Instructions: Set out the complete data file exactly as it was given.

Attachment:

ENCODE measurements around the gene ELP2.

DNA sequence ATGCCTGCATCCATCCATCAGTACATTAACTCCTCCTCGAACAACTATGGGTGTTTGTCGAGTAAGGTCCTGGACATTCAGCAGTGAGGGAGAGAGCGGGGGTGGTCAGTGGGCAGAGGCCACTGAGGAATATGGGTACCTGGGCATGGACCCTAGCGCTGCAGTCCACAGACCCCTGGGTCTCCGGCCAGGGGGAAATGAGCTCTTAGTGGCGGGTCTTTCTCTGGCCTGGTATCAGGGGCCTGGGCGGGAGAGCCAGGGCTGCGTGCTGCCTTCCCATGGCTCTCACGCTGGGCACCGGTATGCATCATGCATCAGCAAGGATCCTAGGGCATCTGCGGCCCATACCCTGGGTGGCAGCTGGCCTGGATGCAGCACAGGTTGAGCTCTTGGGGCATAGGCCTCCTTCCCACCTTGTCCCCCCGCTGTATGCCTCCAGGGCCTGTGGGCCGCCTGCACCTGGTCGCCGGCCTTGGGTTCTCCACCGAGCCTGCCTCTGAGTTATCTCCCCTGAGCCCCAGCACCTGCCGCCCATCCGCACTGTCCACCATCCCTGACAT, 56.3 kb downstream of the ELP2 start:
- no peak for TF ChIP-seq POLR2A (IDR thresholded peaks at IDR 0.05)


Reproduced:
ENCODE measurements around the gene ELP2.

DNA sequence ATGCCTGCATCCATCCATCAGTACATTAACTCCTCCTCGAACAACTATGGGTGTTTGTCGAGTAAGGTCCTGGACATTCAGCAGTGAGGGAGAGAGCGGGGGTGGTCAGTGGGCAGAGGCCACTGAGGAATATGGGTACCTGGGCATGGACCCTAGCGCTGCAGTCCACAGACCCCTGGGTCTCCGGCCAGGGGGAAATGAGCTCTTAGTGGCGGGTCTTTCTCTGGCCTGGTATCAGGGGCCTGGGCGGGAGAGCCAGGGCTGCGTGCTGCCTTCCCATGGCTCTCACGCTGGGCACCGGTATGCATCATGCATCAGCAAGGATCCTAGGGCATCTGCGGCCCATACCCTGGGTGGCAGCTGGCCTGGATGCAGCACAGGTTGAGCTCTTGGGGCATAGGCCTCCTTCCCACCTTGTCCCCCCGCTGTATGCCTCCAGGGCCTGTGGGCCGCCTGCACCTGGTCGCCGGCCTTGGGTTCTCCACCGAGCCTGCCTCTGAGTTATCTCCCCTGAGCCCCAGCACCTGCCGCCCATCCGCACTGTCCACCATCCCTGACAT, 56.3 kb downstream of the ELP2 start:
- no peak for TF ChIP-seq POLR2A (IDR thresholded peaks at IDR 0.05)